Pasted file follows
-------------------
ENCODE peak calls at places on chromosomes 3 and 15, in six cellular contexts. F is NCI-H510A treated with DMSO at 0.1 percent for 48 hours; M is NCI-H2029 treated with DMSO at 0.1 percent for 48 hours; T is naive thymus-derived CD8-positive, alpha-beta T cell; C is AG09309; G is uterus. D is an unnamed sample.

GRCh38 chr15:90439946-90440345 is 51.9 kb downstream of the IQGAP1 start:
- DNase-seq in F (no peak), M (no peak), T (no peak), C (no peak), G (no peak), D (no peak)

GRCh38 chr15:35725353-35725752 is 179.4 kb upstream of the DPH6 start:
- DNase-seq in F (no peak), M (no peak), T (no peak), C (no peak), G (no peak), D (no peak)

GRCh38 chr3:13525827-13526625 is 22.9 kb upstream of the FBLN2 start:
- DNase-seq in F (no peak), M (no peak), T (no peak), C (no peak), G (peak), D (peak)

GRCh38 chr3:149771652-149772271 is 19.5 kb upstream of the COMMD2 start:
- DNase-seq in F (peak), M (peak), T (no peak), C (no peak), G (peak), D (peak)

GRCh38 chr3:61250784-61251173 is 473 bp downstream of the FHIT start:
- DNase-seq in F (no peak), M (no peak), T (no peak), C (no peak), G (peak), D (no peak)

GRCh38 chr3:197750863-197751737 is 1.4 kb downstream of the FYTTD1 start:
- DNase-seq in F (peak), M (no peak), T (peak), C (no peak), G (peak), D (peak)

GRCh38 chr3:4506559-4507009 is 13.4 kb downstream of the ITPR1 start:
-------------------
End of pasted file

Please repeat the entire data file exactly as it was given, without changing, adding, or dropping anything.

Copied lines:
ENCODE peak calls at places on chromosomes 3 and 15, in six cellular contexts. F is NCI-H510A treated with DMSO at 0.1 percent for 48 hours; M is NCI-H2029 treated with DMSO at 0.1 percent for 48 hours; T is naive thymus-derived CD8-positive, alpha-beta T cell; C is AG09309; G is uterus. D is an unnamed sample.

GRCh38 chr15:90439946-90440345 is 51.9 kb downstream of the IQGAP1 start:
- DNase-seq in F (no peak), M (no peak), T (no peak), C (no peak), G (no peak), D (no peak)

GRCh38 chr15:35725353-35725752 is 179.4 kb upstream of the DPH6 start:
- DNase-seq in F (no peak), M (no peak), T (no peak), C (no peak), G (no peak), D (no peak)

GRCh38 chr3:13525827-13526625 is 22.9 kb upstream of the FBLN2 start:
- DNase-seq in F (no peak), M (no peak), T (no peak), C (no peak), G (peak), D (peak)

GRCh38 chr3:149771652-149772271 is 19.5 kb upstream of the COMMD2 start:
- DNase-seq in F (peak), M (peak), T (no peak), C (no peak), G (peak), D (peak)

GRCh38 chr3:61250784-61251173 is 473 bp downstream of the FHIT start:
- DNase-seq in F (no peak), M (no peak), T (no peak), C (no peak), G (peak), D (no peak)

GRCh38 chr3:197750863-197751737 is 1.4 kb downstream of the FYTTD1 start:
- DNase-seq in F (peak), M (no peak), T (peak), C (no peak), G (peak), D (peak)

GRCh38 chr3:4506559-4507009 is 13.4 kb downstream of the ITPR1 start: